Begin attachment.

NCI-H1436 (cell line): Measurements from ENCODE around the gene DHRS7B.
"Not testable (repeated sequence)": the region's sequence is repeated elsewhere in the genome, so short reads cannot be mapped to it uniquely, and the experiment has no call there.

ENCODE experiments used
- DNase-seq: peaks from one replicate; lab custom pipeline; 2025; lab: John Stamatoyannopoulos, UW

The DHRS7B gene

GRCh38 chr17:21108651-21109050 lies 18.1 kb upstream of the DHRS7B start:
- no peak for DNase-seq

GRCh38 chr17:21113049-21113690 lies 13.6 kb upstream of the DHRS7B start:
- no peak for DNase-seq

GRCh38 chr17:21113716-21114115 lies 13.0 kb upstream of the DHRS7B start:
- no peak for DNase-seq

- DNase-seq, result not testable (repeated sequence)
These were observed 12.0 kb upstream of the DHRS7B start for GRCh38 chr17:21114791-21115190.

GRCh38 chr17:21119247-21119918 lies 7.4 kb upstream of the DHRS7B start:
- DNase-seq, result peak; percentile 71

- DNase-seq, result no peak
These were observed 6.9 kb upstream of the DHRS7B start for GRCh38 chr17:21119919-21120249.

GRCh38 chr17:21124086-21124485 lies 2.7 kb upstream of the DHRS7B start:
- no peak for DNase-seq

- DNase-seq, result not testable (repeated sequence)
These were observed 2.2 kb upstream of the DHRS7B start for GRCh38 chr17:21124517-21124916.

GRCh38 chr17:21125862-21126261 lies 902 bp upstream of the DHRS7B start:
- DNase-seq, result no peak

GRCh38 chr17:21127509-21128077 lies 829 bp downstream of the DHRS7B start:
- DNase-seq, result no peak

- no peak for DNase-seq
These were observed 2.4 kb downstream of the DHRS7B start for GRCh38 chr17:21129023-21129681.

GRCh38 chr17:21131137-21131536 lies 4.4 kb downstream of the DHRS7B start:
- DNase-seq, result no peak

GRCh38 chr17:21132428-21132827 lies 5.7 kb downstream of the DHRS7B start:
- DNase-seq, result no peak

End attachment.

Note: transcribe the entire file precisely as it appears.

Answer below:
NCI-H1436 (cell line): Measurements from ENCODE around the gene DHRS7B.
"Not testable (repeated sequence)": the region's sequence is repeated elsewhere in the genome, so short reads cannot be mapped to it uniquely, and the experiment has no call there.

ENCODE experiments used
- DNase-seq: peaks from one replicate; lab custom pipeline; 2025; lab: John Stamatoyannopoulos, UW

The DHRS7B gene

GRCh38 chr17:21108651-21109050 lies 18.1 kb upstream of the DHRS7B start:
- no peak for DNase-seq

GRCh38 chr17:21113049-21113690 lies 13.6 kb upstream of the DHRS7B start:
- no peak for DNase-seq

GRCh38 chr17:21113716-21114115 lies 13.0 kb upstream of the DHRS7B start:
- no peak for DNase-seq

- DNase-seq, result not testable (repeated sequence)
These were observed 12.0 kb upstream of the DHRS7B start for GRCh38 chr17:21114791-21115190.

GRCh38 chr17:21119247-21119918 lies 7.4 kb upstream of the DHRS7B start:
- DNase-seq, result peak; percentile 71

- DNase-seq, result no peak
These were observed 6.9 kb upstream of the DHRS7B start for GRCh38 chr17:21119919-21120249.

GRCh38 chr17:21124086-21124485 lies 2.7 kb upstream of the DHRS7B start:
- no peak for DNase-seq

- DNase-seq, result not testable (repeated sequence)
These were observed 2.2 kb upstream of the DHRS7B start for GRCh38 chr17:21124517-21124916.

GRCh38 chr17:21125862-21126261 lies 902 bp upstream of the DHRS7B start:
- DNase-seq, result no peak

GRCh38 chr17:21127509-21128077 lies 829 bp downstream of the DHRS7B start:
- DNase-seq, result no peak

- no peak for DNase-seq
These were observed 2.4 kb downstream of the DHRS7B start for GRCh38 chr17:21129023-21129681.

GRCh38 chr17:21131137-21131536 lies 4.4 kb downstream of the DHRS7B start:
- DNase-seq, result no peak

GRCh38 chr17:21132428-21132827 lies 5.7 kb downstream of the DHRS7B start:
- DNase-seq, result no peak